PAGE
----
It usually takes 6 to 8 weeks for a parturient to give birth to the fetus and its appendages until the reproductive organs return to a non-pregnant state. This period of time is medically called the puerperium, and is commonly known as "confinement" in folk. According to Chinese tradition, it is very important to take food supplements during the "confinement period". The mothers have to eat a lot of animal foods such as meat, poultry, fish, eggs, but at the same time there are some food taboos, such as not eating fruits and vegetables. Excessive intake of animal foods will cause excessive intake of protein and fat, increase the burden on the digestive system and kidneys, and cause excess energy and lead to obesity; insufficient intake of vegetables and fruits will increase the intake of vitamins, minerals and dietary fiber. The decrease in intake will affect the amount of milk secretion and the content of vitamins and minerals in the milk, and increase the incidence of constipation, hemorrhoids and other diseases in nursing mothers. Resuming normal diet immediately after the "full moon" will also affect the continuation of breastfeeding. This kind of dietary misunderstanding should be corrected, so that the food in the puerperium is varied but not excessive, and the nutrition of the entire lactation stage should be emphasized to ensure the quality and quantity of milk and to provide protection for continued breastfeeding.
So how should the puerperium meal be arranged reasonably?
Some parturients feel fatigued or weakened or have poor gastrointestinal function in the first 1-2 days after delivery. They can choose lighter, softer, and easily digestible foods, such as noodles, dried noodles, wontons, porridge, steamed or boiled eggs, and boiled Rotten meat and vegetables can then transition to a normal diet. For cesarean section patients, half-body anesthesia is generally used for cesarean section, which has less impact on the gastrointestinal tract. Liquids are generally given after the operation, but flatulence foods such as milk and soy milk should not be used; normal diet can be restored after anal exhaust. For women who have undergone general anesthesia or have complicated surgical conditions after cesarean section, their diet should follow the doctor's advice.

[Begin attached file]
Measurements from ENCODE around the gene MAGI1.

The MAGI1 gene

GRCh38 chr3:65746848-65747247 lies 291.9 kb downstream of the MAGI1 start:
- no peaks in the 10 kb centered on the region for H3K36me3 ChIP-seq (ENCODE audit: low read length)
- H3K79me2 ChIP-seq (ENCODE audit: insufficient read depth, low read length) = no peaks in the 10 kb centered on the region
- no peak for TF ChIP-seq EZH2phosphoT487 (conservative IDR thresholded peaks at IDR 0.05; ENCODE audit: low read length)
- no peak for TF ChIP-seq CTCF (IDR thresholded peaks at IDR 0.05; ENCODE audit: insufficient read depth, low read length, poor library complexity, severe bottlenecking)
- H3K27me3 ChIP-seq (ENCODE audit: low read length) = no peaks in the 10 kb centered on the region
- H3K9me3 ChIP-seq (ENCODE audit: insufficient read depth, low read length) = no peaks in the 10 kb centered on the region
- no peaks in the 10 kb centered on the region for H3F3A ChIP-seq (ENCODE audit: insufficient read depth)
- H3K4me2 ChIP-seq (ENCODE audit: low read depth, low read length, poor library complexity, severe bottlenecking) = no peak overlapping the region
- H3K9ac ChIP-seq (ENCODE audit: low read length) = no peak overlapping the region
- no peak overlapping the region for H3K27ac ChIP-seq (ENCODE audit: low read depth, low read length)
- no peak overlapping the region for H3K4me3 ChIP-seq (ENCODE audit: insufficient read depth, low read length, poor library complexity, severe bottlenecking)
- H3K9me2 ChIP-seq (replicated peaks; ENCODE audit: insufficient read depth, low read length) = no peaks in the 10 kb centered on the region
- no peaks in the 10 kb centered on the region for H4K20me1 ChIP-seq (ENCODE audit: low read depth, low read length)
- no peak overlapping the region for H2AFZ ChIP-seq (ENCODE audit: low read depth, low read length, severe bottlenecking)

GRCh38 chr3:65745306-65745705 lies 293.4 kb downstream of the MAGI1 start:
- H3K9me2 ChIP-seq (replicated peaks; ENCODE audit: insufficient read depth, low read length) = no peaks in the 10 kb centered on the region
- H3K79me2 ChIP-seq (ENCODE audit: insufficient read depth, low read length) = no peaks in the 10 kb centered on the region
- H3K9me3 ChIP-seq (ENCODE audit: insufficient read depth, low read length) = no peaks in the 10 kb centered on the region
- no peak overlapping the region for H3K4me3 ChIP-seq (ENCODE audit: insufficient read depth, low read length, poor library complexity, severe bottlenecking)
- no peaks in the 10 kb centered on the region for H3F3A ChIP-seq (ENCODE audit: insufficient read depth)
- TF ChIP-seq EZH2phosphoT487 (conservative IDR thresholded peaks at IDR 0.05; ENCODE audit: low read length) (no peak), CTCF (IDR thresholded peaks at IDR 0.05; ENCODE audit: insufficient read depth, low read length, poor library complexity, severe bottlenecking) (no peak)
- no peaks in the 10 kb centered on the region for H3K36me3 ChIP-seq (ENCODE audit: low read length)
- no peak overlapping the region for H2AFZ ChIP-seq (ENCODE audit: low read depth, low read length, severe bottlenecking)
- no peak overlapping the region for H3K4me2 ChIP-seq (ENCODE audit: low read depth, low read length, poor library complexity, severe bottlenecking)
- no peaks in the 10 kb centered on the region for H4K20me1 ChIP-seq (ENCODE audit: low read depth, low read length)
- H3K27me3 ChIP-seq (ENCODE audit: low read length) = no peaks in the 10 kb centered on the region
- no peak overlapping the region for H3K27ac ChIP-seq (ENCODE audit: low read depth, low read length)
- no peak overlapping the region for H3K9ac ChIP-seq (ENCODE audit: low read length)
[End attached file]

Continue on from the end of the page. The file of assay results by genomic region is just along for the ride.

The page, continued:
During the puerperium, you can eat more eggs, poultry meat, fish, animal liver, animal blood, etc. than usual to ensure adequate supply of high-quality protein and promote milk secretion, but not excessive. We must also pay attention to the intake of fruits and vegetables. Recommended daily food for lactating mothers: 250～300 g of cereals, 75 g of potatoes, no less than 1/3 of whole grains and miscellaneous beans; 500 g of vegetables, of which green leafy vegetables and colored vegetables such as red and yellow account for more than 2/3; fruits 200～400 g; fish, poultry, eggs, meat (including offal) 220 g per day; 400～500 ml milk; 25 g soybeans, 10 g nuts; 25 g cooking oil, salt no more than 6 g. In order to ensure the supply of vitamin A, it is recommended to eat animal liver 1-2 times a week, with a total of 85 g of pig liver, or a total of 40 g of chicken liver. The content of macronutrients such as protein, fat, and carbohydrates in milk is generally relatively stable, while the concentration of vitamins and minerals is more easily affected by the lactating mother's diet. The most susceptible nutrients include vitamin A, vitamin C, vitamin B1, vitamin B2, vitamin B6, vitamin B12, iodine and fatty acid composition. Therefore, we must pay attention to adequate and balanced nutrition during lactation to ensure the quality and quantity of milk.
So, what are the taboos of the breastfeeding diet?
Smoking and drinking will affect the secretion of milk, and the nicotine and alcohol in tobacco can also enter the baby's body through the milk, affecting the baby's sleep and psychomotor development. In addition, the caffeine in tea and coffee may cause excitement in babies, and nursing mothers should avoid drinking strong tea and large amounts of coffee. Therefore, lactating mothers should avoid smoking and drinking, and prevent mothers and babies from inhaling second-hand smoke. Nicotine in tobacco can enter milk, and smoking can reduce milk secretion by inhibiting oxytocin and prolactin. Although the breast does not store alcohol, the alcohol content in the breast milk is positively correlated with the mother's blood alcohol content. Studies have shown that the mother's milk production can be reduced by about 20% after 3 to 4 hours after drinking. In addition to reducing lactation, drinking alcohol can also change the smell of milk, thereby reducing the baby's milk intake. The mother's drinking also affects the baby's sleep. It has been reported abroad that the baby's sleep time was significantly reduced 3.5h after the mother's drinking. In a prospective cohort study, researchers found that maternal drinking can adversely affect infant gross motor development. Strong tea and coffee contain a lot of caffeine. Studies have shown that caffeine intake by lactating mothers can cause irritability and affect sleep quality in infants. Long-term intake can affect infant nervous system development. Therefore, during breastfeeding, mothers should avoid tobacco and alcohol, and avoid drinking strong tea and coffee.